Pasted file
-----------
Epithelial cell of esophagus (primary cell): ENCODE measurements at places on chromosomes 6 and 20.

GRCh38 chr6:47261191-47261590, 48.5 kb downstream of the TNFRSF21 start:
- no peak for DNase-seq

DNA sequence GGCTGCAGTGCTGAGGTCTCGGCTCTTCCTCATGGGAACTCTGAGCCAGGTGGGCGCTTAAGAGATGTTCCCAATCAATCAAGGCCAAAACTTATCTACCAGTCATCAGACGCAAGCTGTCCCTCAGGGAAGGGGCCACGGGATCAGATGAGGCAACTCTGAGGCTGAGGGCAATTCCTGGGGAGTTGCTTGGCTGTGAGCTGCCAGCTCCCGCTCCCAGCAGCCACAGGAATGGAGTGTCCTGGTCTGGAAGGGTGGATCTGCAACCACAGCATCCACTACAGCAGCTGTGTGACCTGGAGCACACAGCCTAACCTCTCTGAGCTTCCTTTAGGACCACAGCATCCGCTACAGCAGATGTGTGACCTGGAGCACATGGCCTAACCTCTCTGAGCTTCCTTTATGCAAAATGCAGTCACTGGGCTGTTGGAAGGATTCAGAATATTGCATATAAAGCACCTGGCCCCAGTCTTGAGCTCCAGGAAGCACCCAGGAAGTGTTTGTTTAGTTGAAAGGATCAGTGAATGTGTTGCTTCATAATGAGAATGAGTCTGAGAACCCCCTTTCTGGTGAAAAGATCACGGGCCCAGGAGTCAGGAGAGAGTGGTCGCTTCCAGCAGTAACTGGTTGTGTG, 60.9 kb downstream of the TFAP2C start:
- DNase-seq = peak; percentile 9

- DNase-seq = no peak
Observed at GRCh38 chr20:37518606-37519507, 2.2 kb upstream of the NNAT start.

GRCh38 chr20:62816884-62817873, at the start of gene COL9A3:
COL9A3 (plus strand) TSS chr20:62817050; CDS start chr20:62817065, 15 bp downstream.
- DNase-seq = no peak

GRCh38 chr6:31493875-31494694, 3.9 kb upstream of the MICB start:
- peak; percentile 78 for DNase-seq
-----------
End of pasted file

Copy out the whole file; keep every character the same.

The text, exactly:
Epithelial cell of esophagus (primary cell): ENCODE measurements at places on chromosomes 6 and 20.

GRCh38 chr6:47261191-47261590, 48.5 kb downstream of the TNFRSF21 start:
- no peak for DNase-seq

DNA sequence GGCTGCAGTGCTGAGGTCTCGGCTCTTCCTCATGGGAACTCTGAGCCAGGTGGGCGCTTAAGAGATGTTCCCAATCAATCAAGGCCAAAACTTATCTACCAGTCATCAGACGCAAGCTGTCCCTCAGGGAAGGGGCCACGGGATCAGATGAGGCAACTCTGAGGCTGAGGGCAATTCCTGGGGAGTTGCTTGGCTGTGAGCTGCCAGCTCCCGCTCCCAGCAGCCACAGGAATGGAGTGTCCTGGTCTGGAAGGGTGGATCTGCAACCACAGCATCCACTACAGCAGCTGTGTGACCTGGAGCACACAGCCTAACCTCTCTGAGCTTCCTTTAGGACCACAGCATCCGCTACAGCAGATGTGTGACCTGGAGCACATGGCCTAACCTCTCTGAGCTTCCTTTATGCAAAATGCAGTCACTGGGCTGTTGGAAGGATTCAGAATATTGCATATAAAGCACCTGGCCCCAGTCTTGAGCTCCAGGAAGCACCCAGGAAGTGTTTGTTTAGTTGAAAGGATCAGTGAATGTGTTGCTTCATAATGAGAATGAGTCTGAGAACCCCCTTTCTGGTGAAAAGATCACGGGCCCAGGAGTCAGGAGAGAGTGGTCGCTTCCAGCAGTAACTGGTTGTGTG, 60.9 kb downstream of the TFAP2C start:
- DNase-seq = peak; percentile 9

- DNase-seq = no peak
Observed at GRCh38 chr20:37518606-37519507, 2.2 kb upstream of the NNAT start.

GRCh38 chr20:62816884-62817873, at the start of gene COL9A3:
COL9A3 (plus strand) TSS chr20:62817050; CDS start chr20:62817065, 15 bp downstream.
- DNase-seq = no peak

GRCh38 chr6:31493875-31494694, 3.9 kb upstream of the MICB start:
- peak; percentile 78 for DNase-seq